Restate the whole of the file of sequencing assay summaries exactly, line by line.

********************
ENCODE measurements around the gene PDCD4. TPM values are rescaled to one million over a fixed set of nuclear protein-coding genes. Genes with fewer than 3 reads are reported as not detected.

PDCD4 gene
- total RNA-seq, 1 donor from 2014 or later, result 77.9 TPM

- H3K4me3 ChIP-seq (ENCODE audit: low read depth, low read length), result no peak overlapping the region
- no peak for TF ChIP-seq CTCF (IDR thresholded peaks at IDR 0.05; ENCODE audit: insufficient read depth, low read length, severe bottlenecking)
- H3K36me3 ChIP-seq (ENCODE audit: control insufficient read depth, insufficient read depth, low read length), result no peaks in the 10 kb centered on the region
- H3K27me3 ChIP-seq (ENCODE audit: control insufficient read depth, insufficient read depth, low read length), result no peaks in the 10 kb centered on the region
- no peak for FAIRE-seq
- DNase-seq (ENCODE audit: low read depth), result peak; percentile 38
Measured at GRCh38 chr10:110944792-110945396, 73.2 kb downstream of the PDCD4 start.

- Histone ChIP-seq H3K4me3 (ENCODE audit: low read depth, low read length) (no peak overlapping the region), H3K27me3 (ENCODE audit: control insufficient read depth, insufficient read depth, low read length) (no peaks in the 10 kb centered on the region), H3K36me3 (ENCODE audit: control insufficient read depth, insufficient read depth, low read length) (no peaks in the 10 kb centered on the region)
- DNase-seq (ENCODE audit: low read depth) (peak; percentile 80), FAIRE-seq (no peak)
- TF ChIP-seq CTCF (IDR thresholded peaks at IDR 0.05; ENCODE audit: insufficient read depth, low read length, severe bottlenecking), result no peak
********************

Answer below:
ENCODE measurements around the gene PDCD4. TPM values are rescaled to one million over a fixed set of nuclear protein-coding genes. Genes with fewer than 3 reads are reported as not detected.

PDCD4 gene
- total RNA-seq, 1 donor from 2014 or later, result 77.9 TPM

- H3K4me3 ChIP-seq (ENCODE audit: low read depth, low read length), result no peak overlapping the region
- no peak for TF ChIP-seq CTCF (IDR thresholded peaks at IDR 0.05; ENCODE audit: insufficient read depth, low read length, severe bottlenecking)
- H3K36me3 ChIP-seq (ENCODE audit: control insufficient read depth, insufficient read depth, low read length), result no peaks in the 10 kb centered on the region
- H3K27me3 ChIP-seq (ENCODE audit: control insufficient read depth, insufficient read depth, low read length), result no peaks in the 10 kb centered on the region
- no peak for FAIRE-seq
- DNase-seq (ENCODE audit: low read depth), result peak; percentile 38
Measured at GRCh38 chr10:110944792-110945396, 73.2 kb downstream of the PDCD4 start.

- Histone ChIP-seq H3K4me3 (ENCODE audit: low read depth, low read length) (no peak overlapping the region), H3K27me3 (ENCODE audit: control insufficient read depth, insufficient read depth, low read length) (no peaks in the 10 kb centered on the region), H3K36me3 (ENCODE audit: control insufficient read depth, insufficient read depth, low read length) (no peaks in the 10 kb centered on the region)
- DNase-seq (ENCODE audit: low read depth) (peak; percentile 80), FAIRE-seq (no peak)
- TF ChIP-seq CTCF (IDR thresholded peaks at IDR 0.05; ENCODE audit: insufficient read depth, low read length, severe bottlenecking), result no peak